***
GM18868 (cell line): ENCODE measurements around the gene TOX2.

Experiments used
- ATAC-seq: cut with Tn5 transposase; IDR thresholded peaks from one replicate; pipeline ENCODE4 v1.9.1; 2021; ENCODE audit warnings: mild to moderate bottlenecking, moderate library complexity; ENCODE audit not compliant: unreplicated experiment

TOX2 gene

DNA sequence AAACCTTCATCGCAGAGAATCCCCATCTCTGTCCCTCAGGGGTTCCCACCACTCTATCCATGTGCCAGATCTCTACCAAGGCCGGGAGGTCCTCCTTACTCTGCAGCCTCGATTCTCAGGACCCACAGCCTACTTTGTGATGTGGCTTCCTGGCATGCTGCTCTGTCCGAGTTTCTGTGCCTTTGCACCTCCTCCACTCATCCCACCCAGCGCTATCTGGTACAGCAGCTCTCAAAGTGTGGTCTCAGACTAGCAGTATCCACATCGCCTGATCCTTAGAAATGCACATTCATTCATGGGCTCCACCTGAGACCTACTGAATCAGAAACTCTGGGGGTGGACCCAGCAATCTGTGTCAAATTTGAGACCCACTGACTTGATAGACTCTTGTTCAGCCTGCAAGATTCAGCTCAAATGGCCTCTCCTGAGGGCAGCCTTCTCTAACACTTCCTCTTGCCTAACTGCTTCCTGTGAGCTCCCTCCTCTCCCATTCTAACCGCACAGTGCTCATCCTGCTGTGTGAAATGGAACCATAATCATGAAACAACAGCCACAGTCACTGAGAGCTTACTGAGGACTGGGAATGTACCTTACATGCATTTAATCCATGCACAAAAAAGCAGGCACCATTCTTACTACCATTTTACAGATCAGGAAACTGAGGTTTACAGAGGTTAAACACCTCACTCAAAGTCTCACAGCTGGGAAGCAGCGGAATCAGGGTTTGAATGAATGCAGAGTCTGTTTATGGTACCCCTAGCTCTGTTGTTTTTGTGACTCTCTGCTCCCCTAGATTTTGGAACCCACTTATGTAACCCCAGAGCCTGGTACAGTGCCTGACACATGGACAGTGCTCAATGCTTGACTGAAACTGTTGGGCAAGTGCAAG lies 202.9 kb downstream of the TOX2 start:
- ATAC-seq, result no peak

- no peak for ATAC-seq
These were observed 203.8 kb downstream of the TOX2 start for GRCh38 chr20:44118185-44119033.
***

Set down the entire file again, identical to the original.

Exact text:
GM18868 (cell line): ENCODE measurements around the gene TOX2.

Experiments used
- ATAC-seq: cut with Tn5 transposase; IDR thresholded peaks from one replicate; pipeline ENCODE4 v1.9.1; 2021; ENCODE audit warnings: mild to moderate bottlenecking, moderate library complexity; ENCODE audit not compliant: unreplicated experiment

TOX2 gene

DNA sequence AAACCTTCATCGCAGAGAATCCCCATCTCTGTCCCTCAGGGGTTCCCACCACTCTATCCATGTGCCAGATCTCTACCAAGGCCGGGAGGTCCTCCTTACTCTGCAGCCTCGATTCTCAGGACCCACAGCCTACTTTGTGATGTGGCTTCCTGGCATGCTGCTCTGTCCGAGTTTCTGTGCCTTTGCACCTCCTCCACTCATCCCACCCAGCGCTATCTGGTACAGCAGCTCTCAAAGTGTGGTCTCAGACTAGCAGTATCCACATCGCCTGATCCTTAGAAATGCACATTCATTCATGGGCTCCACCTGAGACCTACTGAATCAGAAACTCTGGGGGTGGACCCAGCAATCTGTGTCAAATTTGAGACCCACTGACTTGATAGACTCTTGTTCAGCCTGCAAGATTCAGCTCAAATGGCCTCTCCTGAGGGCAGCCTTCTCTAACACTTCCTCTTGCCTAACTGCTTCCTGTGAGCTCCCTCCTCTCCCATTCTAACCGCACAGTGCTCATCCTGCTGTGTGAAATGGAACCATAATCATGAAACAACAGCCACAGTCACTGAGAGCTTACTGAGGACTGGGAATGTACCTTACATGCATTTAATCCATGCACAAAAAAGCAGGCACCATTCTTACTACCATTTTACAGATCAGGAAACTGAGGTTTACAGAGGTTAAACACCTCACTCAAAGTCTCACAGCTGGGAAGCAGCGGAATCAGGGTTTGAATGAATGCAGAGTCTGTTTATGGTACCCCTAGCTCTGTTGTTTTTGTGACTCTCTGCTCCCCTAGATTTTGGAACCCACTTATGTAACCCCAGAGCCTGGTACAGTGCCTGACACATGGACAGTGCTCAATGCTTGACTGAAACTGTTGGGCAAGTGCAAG lies 202.9 kb downstream of the TOX2 start:
- ATAC-seq, result no peak

- no peak for ATAC-seq
These were observed 203.8 kb downstream of the TOX2 start for GRCh38 chr20:44118185-44119033.